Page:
It would be wonderful to live in an event planning world where every step in the planning process came at no cost, and the word “budget” didn’t exist. Unfortunately, event organizers face the reality that running a single event is essentially like running an entire business.
Your event budget is the backbone of your planning management, as every bit and piece of the event requires a money source. Most event planners aim for a good return on their investment, whether that means a satisfied audience and no money lost or earning a profit from the event. Conferences and similar event types typically try to maximize the event’s sources of income to offset the large number of expenses by collecting money from attendees, exhibitors, and sponsors. Keeping track of all this spending, and income can be difficult and overwhelming. This is where a strong event budget plan can help alleviate some stress.
An event budget is a comprehensive estimation of costs and revenue or a forecast of how you’ll spend and what you’ll earn. A standard event budget can include your event’s projected income and expenses, as well as what your event’s actual income and expenses are. It is important to visualize and have these values written down and estimated before the event starts in order to predict how the event will fare financially.
Any event organizer that doesn’t work with an event budget will find it nearly impossible to determine whether there will be an ROI, or if they will have enough money to run the event. This could make for a disastrous outcome that could draw comparisons to Fyre Festival.
All successful event planners and organizers use an event budget. Well-organized event budgets are necessary to make decisions that will help save or earn funds that will ultimately go back into the organization and make the next event even better.
Common Items of an Event Budget
It’s necessary to disclaim upfront that not all events are the same, especially right now, as some events are being held in person, and others are virtually or hybrid. This means that event budgets will not be exactly the same for any event, and it’s up to you as an event planner to figure out the best structure and composition of your event budget.
As you start to fill out your event information, you’ll want to make an accurate estimate (better to overestimate) of the number of attendees you’ll have. This can help account for an estimated income from ticket sales or registration, as well as many of your expenses like food and venue. Once you are done making estimates for income and expenses, you will want to fill in the numbers of actual income and expenses as they transpire. Each time an item’s actual income or expense is complete, that item’s estimated income or expense should be recorded in the budget as the actual income/expense.
Sources of income
When figuring out the budget for your event, it is beneficial to see the cash that you will be potentially working with when you start to estimate and finalize your expenses.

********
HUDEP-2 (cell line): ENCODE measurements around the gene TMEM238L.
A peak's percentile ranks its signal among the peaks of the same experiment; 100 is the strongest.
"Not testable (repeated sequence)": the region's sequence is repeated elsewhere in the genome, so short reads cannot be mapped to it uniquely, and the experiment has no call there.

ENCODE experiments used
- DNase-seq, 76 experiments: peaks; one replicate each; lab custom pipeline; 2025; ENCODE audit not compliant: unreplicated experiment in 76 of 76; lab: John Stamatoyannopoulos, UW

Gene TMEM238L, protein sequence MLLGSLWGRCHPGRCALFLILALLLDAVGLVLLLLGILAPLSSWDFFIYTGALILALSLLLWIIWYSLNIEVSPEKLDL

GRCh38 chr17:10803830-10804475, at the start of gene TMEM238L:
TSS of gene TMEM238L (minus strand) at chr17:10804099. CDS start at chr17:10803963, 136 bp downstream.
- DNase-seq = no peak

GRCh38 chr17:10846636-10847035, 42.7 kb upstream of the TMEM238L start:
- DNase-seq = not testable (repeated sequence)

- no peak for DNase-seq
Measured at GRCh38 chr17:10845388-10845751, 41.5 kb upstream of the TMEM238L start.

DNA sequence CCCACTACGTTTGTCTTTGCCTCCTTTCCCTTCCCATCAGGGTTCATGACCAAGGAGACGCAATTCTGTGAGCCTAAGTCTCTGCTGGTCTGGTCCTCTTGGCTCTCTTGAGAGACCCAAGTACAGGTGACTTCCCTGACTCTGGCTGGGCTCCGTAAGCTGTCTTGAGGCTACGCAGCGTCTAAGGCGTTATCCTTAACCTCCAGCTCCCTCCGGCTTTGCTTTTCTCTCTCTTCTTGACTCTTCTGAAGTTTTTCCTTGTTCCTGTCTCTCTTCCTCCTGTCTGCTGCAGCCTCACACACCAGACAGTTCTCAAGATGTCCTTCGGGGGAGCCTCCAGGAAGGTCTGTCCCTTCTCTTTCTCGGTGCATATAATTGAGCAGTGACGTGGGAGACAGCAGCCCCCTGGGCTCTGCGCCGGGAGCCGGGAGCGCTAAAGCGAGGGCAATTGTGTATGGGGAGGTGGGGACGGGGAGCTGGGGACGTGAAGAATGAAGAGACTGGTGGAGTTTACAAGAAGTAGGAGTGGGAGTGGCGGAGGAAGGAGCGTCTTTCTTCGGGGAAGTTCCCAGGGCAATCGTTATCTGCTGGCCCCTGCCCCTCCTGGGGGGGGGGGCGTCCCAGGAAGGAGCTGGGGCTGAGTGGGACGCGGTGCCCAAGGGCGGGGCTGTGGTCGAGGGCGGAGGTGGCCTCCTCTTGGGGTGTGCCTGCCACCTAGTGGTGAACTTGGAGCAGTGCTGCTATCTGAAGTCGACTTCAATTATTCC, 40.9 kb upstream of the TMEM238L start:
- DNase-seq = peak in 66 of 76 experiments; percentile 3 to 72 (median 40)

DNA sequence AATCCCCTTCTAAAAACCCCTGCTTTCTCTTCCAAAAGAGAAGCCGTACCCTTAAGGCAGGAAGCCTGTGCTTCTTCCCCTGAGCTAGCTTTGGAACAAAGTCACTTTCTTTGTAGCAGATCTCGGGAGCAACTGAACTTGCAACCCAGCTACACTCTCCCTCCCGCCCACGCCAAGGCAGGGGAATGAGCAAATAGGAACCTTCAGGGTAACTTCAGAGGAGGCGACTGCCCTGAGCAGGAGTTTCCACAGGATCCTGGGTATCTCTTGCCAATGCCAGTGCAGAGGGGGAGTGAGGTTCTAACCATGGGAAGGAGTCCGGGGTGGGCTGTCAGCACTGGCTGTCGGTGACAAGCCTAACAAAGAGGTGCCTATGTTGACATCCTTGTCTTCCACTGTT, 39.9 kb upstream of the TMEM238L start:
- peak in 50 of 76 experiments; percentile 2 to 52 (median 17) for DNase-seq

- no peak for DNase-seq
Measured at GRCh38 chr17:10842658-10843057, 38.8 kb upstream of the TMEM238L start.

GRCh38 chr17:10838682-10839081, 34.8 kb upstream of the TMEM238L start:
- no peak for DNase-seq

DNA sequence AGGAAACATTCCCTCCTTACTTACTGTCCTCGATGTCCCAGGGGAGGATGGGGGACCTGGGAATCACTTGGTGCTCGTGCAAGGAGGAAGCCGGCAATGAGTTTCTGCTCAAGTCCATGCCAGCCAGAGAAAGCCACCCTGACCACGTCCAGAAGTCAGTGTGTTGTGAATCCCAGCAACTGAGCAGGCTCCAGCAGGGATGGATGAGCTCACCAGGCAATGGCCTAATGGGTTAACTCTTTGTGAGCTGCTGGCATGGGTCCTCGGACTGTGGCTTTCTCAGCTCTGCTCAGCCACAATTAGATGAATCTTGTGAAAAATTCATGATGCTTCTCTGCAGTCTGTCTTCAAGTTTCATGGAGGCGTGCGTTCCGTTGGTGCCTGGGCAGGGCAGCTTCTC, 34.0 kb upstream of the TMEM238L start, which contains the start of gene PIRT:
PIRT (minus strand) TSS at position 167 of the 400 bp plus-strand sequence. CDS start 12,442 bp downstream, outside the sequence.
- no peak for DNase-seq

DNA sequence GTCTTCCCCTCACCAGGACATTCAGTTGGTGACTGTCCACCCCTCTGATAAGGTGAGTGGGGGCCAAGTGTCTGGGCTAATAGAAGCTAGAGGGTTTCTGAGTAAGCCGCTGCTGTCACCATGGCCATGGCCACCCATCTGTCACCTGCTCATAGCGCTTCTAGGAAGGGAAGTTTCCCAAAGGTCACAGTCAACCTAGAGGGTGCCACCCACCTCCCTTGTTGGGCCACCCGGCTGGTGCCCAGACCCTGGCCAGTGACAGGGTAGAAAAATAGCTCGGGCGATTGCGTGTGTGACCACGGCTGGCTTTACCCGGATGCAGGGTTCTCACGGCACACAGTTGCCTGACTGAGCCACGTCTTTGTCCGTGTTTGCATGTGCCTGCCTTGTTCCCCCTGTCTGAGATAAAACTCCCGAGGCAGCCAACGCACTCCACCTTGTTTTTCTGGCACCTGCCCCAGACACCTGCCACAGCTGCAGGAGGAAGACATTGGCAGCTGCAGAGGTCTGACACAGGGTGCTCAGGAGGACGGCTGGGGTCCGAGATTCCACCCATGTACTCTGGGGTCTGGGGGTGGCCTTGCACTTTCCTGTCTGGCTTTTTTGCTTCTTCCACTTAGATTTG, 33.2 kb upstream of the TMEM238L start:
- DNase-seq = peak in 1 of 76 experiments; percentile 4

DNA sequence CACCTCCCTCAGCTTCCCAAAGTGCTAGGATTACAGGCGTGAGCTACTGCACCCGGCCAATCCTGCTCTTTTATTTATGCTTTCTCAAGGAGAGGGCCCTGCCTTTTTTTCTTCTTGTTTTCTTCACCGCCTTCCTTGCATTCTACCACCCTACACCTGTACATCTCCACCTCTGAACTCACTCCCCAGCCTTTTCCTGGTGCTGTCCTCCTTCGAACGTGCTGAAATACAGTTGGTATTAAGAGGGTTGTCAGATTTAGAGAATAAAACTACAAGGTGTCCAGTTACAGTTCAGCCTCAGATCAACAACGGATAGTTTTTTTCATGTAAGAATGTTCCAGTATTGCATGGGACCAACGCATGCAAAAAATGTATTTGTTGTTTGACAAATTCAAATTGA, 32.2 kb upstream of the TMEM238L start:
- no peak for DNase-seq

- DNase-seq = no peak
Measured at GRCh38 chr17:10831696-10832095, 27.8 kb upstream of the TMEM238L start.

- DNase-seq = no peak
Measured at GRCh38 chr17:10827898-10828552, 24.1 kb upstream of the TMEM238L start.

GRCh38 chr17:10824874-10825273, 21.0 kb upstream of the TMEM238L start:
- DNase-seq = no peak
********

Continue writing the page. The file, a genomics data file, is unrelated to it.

If you’re fortunate enough, your event will have some initial investment or seed money to start off with. For certain events like academic conferences, you may be lucky enough to collect funds from donors who are inclined to help.
Other sources of income for your event can come from attendees, sponsors, and exhibitors. Selling tickets for attendees, booths for exhibitors, and packages for sponsors can help bring in money that can be allocated to your event expenses.
Whether your event is held physically in-person, or on a virtual platform, no event can take place without an event space. Therefore, the first costs you will need to consider are those associated with the venue. Renting the venue space will likely be one of the largest costs of your event (if not the largest). You will need to account for the number of attendees you expect to be present at the event when choosing potential venues. Staff and possibly vendor compensation will also be a major cost for most events unless you can use volunteers. Other costs relating to the venue can include furniture, booth equipment, parking, and liability insurance. Liability insurance is extremely important to protect you and your organization from damage or injury claims.
If you are hosting a virtual event, you won’t have to worry about onsite costs, but you will have to think about remote staff, technical support, and the cost of a virtual event space
Food and Beverage
Food and beverage are not technically essential costs, as you could run an event without providing your attendees with any complementary consumables. However, it’s no secret that providing food and beverages will make for a more pleasant event experience and subsequently keep your attendees inclined to return to future events. Providing meals is expected by conference attendees, and it’s an easy way to show them that you want them to enjoy their time at your event, so if you opt-out of this expense it’s safe to assume your ticket sales will be lower.
To calculate your food and beverage costs, you’ll want to keep track of the number of meals you promise to serve and the catering cost for that meal. Some venues will offer their own catering services, the cost of which they’ll include in the venue charge.
A/V and Technology
There are a number of different costs that will come with the technology needed for your event. The Audio/Visual component of the event can be provided in various ways. One option is to rent technical equipment and hire an independent technician to work on your staff and operate it during the event. Alternatively, you could pay for the services of a production company that will provide and handle all of the A/V equipment necessary for the event. There is also a possibility that your venue will provide A/V equipment that you will be able to borrow, in which case you may need to hire a technician to operate the equipment in-house.